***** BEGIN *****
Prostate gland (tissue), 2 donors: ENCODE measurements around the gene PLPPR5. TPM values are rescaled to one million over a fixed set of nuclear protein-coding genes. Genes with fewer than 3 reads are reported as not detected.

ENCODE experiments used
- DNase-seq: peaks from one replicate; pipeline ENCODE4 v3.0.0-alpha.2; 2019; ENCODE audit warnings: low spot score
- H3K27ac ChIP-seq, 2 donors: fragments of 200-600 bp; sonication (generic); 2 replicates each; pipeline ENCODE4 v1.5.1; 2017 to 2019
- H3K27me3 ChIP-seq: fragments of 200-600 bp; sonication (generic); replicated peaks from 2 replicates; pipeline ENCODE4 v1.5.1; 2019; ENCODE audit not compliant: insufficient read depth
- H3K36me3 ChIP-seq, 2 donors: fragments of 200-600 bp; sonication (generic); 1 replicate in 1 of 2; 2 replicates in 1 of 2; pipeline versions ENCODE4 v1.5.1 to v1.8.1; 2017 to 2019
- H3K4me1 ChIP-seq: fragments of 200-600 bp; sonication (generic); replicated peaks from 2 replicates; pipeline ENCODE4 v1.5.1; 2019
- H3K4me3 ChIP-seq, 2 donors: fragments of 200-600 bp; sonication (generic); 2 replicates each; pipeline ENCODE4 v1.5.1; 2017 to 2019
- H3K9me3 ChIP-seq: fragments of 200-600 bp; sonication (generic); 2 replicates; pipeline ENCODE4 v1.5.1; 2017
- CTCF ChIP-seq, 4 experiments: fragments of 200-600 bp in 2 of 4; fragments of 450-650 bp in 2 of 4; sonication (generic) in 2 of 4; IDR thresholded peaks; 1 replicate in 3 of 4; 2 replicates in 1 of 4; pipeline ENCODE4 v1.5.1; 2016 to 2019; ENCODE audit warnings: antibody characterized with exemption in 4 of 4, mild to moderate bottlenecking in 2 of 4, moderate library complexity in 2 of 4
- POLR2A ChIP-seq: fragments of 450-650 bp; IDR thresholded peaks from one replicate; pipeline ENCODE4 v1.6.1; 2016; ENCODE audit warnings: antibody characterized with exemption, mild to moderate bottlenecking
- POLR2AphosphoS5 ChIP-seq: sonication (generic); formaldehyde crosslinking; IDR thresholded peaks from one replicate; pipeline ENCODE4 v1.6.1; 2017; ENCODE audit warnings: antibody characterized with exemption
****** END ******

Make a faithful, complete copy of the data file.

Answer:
Prostate gland (tissue), 2 donors: ENCODE measurements around the gene PLPPR5. TPM values are rescaled to one million over a fixed set of nuclear protein-coding genes. Genes with fewer than 3 reads are reported as not detected.

ENCODE experiments used
- DNase-seq: peaks from one replicate; pipeline ENCODE4 v3.0.0-alpha.2; 2019; ENCODE audit warnings: low spot score
- H3K27ac ChIP-seq, 2 donors: fragments of 200-600 bp; sonication (generic); 2 replicates each; pipeline ENCODE4 v1.5.1; 2017 to 2019
- H3K27me3 ChIP-seq: fragments of 200-600 bp; sonication (generic); replicated peaks from 2 replicates; pipeline ENCODE4 v1.5.1; 2019; ENCODE audit not compliant: insufficient read depth
- H3K36me3 ChIP-seq, 2 donors: fragments of 200-600 bp; sonication (generic); 1 replicate in 1 of 2; 2 replicates in 1 of 2; pipeline versions ENCODE4 v1.5.1 to v1.8.1; 2017 to 2019
- H3K4me1 ChIP-seq: fragments of 200-600 bp; sonication (generic); replicated peaks from 2 replicates; pipeline ENCODE4 v1.5.1; 2019
- H3K4me3 ChIP-seq, 2 donors: fragments of 200-600 bp; sonication (generic); 2 replicates each; pipeline ENCODE4 v1.5.1; 2017 to 2019
- H3K9me3 ChIP-seq: fragments of 200-600 bp; sonication (generic); 2 replicates; pipeline ENCODE4 v1.5.1; 2017
- CTCF ChIP-seq, 4 experiments: fragments of 200-600 bp in 2 of 4; fragments of 450-650 bp in 2 of 4; sonication (generic) in 2 of 4; IDR thresholded peaks; 1 replicate in 3 of 4; 2 replicates in 1 of 4; pipeline ENCODE4 v1.5.1; 2016 to 2019; ENCODE audit warnings: antibody characterized with exemption in 4 of 4, mild to moderate bottlenecking in 2 of 4, moderate library complexity in 2 of 4
- POLR2A ChIP-seq: fragments of 450-650 bp; IDR thresholded peaks from one replicate; pipeline ENCODE4 v1.6.1; 2016; ENCODE audit warnings: antibody characterized with exemption, mild to moderate bottlenecking
- POLR2AphosphoS5 ChIP-seq: sonication (generic); formaldehyde crosslinking; IDR thresholded peaks from one replicate; pipeline ENCODE4 v1.6.1; 2017; ENCODE audit warnings: antibody characterized with exemption